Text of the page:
Awhile ago I had been searching for volunteer opportunities throughout Cambodia. Most of the projects I had found were going to cost me and I honestly don’t believe in paying to volunteer. The essence of volunteering is that you are giving back to a cause that you believe in, helping those less fortunate, and assisting in making the world a better place. You shouldn’t have to pay to do a good deed.
After planning my itinerary for the next couple months, I realized that volunteering might not be an option because of my short time in each city and country. But to my luck, I did in fact get the wonderful privilege of lending a helping hand in Phnom Penh.
My couchsurfing host had a friend named Isaac, who was building a school in a local village and was recruiting volunteers (he was also recently feature in Asia Life Magazine, click here to read the article). I wasn’t quite ready to leave Phnom Penh and decided right away that I would love to help out any way I could. The task: Digging a ditch where the water during the wet season(only a month away) would drain so that the children had a place to play. Yes, I would be digging a swimming pool-size ditch on my vacation (well, I wouldn’t personally dig the entire thing, that would be impressive!) and I couldn’t be happier.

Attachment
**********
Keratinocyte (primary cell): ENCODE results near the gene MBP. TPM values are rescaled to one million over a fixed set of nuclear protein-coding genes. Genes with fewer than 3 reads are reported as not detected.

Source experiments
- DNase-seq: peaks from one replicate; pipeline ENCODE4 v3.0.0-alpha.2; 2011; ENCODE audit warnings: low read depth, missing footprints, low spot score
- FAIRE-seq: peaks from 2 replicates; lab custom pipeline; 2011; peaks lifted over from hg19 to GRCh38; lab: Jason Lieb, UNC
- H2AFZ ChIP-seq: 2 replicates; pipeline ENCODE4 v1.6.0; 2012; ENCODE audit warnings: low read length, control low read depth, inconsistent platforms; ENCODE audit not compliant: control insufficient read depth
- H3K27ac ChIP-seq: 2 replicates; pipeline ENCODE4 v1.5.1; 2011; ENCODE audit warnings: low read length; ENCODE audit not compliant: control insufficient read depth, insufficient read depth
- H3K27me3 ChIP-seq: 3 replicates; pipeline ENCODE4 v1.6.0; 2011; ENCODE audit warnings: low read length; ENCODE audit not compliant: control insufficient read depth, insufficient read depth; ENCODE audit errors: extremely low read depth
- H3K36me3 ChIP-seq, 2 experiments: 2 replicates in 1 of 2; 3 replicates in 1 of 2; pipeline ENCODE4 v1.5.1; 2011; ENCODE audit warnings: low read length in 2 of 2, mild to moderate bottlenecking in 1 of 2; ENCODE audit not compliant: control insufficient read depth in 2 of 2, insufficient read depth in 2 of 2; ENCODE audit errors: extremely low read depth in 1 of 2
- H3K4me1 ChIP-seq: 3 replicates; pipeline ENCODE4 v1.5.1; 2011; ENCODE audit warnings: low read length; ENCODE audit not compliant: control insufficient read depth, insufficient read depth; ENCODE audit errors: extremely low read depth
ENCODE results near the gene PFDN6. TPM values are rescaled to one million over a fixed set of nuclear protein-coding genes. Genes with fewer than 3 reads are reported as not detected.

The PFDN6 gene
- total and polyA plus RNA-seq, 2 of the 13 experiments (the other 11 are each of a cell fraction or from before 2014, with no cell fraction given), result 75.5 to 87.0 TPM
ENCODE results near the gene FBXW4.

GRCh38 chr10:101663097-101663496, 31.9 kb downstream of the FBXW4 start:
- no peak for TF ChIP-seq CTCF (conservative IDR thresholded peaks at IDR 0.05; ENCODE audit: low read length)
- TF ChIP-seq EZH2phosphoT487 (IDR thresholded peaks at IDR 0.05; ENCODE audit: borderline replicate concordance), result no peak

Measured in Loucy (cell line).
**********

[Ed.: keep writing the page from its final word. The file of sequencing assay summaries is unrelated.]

The school construction site was located in the South Central (Isaac had lived in California at one point and used this to give me an idea of the type of neighborhood he had chosen for the school, which also indicated the reason why he chose that area) of Phnom Penh. He had suspended classes until the children of the village had returned the tools they had stolen from him (he pointed to the smallest, cutest little girl and told me that she was one of the culprits who stole a ball and said “Can you believe it?? The littlest girl was in on it!”) and the volunteers were to focus on digging the ditch.
Even though I only was able to volunteer one day, I absolutely loved it. And I know what you’re thinking. You enjoyed digging in the hot sun, especially with a bad back? And no, I did not enjoy that part, but I loved the atmosphere. A bunch of twenty-something travelers getting together to help something bigger then them. Dedicating time they could be using gallivanting around the world to shoveling dirt all day.
I highly recommend getting your hands dirty when traveling. Its rewarding and can really enrich your cultural experience!
If anyone knows of anyone who needs help, or who has experiences volunteering, in Laos, Northern Thailand, or Vietnam, please send along their information to me so that I can maybe contact them when I’m traveling! I would love to keep volunteering, even if it is only for a moment!